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Hyperion Records

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Head of John the Baptist. Spanish School, 18th century
Basilica de San Juan de Dios, Granada, Spain / Bridgeman Art Library, London
Track(s) taken from CDA67617
Recording details: March 2007
Oratorio Santa Croce, Mondový, Italy
Produced by Mark Brown
Engineered by David Hinitt
Release date: January 2008
Total duration: 2 minutes 57 seconds

'When you learn that Handel owned an early copy of the manuscript all the pieces begin to fall into place; here is a perfect example of the Italian manner that was to influence him so fundamentally … each soloist is given masses of opportunity to display their bravura technique, both as individuals and jointly, when they comment on the action in some lovely choruses and madrigals … De Marchi really scores in his choice of soloists. Salome is sung by the exquisite soprano Anke Herman, Battista by the firm-voiced countertenor Martin Oro and the court counsellor by the excellent tenor Fredrik Akselberg, but the star of the disc is the bass Antonio Abete who as Herod thunders through some truly stunning arias' (The Observer)

'Stradella's score, characterized by constant variety, is ravishing throughout … the whole band plays with tremendous panache and stylistic aplomb' (International Record Review)

'Stradella is probably more famous for having been murdered … than for his music. That's a pity, for the latter, vital, free-flowing and bold, is well worth exploration. The oratorio San Giovanni Battista, composed in 1675, is one of his finest works, a thrilling drama calling for virtuoso singing of the highest order. The Academia Montis Regalis's playing is wonderfully alive' (The Sunday Times)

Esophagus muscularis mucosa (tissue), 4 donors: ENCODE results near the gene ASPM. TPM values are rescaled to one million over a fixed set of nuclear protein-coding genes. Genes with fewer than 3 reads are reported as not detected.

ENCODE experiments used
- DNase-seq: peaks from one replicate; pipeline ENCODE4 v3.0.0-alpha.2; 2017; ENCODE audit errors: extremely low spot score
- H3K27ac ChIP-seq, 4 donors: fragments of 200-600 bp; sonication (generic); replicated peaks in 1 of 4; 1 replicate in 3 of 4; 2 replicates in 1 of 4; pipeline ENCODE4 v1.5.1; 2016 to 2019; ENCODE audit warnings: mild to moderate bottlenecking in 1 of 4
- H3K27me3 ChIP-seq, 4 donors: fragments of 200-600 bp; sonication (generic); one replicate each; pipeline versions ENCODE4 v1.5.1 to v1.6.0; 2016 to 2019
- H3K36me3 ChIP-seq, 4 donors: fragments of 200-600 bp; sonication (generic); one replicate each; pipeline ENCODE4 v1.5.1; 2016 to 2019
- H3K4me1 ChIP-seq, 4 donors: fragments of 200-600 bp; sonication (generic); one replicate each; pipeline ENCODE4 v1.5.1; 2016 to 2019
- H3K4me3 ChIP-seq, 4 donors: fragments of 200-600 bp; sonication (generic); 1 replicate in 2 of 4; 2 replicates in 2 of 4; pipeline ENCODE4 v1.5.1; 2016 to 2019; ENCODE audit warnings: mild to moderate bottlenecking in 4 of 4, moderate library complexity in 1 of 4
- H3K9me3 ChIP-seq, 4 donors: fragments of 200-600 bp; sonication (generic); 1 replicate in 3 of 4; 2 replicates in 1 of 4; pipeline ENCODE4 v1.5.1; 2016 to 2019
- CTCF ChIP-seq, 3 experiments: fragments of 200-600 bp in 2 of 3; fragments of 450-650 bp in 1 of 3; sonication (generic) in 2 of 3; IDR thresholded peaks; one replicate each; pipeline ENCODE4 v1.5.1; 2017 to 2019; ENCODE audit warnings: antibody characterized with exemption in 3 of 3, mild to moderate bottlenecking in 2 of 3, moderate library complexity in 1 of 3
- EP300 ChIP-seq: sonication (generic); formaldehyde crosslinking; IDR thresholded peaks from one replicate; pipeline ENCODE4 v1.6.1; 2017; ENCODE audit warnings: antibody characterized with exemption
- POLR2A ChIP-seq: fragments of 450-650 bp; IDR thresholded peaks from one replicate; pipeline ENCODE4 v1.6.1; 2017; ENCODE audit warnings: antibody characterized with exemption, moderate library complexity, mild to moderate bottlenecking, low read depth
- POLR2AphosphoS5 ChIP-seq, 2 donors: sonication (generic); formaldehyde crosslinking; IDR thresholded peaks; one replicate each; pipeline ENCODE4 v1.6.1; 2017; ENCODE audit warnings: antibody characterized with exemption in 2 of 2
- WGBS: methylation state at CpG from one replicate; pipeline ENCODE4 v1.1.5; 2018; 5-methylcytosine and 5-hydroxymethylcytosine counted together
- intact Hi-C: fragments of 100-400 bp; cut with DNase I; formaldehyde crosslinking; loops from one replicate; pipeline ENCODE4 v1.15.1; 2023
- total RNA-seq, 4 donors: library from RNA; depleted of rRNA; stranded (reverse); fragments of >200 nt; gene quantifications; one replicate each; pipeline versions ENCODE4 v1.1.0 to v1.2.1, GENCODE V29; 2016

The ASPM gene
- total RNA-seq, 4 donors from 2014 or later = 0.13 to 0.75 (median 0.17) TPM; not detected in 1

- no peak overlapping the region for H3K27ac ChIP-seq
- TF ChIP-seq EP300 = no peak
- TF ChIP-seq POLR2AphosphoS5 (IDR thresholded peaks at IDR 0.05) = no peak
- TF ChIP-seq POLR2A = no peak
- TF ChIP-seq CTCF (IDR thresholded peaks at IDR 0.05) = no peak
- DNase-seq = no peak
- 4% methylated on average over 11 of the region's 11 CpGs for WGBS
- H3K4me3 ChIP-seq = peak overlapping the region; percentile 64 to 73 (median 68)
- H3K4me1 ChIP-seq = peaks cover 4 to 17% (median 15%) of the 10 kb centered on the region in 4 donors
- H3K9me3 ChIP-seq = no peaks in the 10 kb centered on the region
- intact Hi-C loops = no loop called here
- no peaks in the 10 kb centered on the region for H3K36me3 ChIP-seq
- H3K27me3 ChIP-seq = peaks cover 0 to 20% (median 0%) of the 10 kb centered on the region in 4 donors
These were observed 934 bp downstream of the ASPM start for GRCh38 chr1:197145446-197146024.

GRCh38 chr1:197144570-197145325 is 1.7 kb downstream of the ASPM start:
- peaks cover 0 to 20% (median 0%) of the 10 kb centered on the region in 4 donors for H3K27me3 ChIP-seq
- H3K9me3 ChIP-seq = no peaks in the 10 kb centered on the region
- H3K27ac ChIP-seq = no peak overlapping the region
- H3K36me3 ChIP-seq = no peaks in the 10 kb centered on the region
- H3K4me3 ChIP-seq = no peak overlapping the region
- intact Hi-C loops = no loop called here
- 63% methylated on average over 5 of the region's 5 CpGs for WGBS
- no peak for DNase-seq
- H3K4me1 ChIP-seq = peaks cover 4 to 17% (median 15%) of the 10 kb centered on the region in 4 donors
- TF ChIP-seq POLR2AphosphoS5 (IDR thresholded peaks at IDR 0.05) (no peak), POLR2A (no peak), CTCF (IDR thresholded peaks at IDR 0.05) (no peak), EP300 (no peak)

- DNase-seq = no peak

'If you haven’t heard this recording, you won’t believe your ears … this is as stunning a piece and performance as I’ve heard from this era since Noah Greenberg introduced Salamone Rossi to us a half-century ago—possibly better, because the music is far more modern for its time. The strings of the Montis Regalis Academy dig and bite into the music with a relish far too rare nowadays. The singers … perform this music as if they really mean it, with a proper legato, vocal shading, and dramatic commitment that you must hear to believe. By the time the disc is ended, you are not only emotionally drained but also stunned. This is not just another 17th-century oratorio; this is a major masterpiece, musically and dramatically so original, innovative, and advanced … this one is the performance I’ll savor for a long time to come' (Fanfare, USA)

'Alessandro De Marchi, sympathetic and stylistically informed, keeps things moving thus producing a sense of dramatic continuity … Academia Montis Regalis employ no vibrato at all; however, their clean tone and intonation and balanced, full-bodied sonority make for present, supportive accompaniments, while the players are vital and sensitive in their solo passages and movements … the sound quality is excellent' (Opera News)

'The performance is very good, with some superb singing and great playing—the contrast between the concertino group and the orchestral tutti is very dramatic' (Early Music)

Sinfonia a 3, W-K32
composer

Adagio  [1'38]
Largo  [0'45]
Allegro  [0'34]

The opening Adagio of Colista’s Sinfonia a 3, W-K32, acts as an introduction to the second act and serves to express the pomp of the birthday celebrations. Later in the act (track 29) the Largo of the same piece, with its tortured, chromatic saraband rhythm, fittingly describes the drama of the decapitation (an event not set by Stradella). Finally, we have placed the Allegro from the same Sinfonia at the close of the oratorio. This gives Salome the very last word, and it allows us to imagine her leaving the stage victoriously or dancing voluptuously.

from notes by Alessandro de Marchi ę 2008
English: Hugh Ward-Perkins

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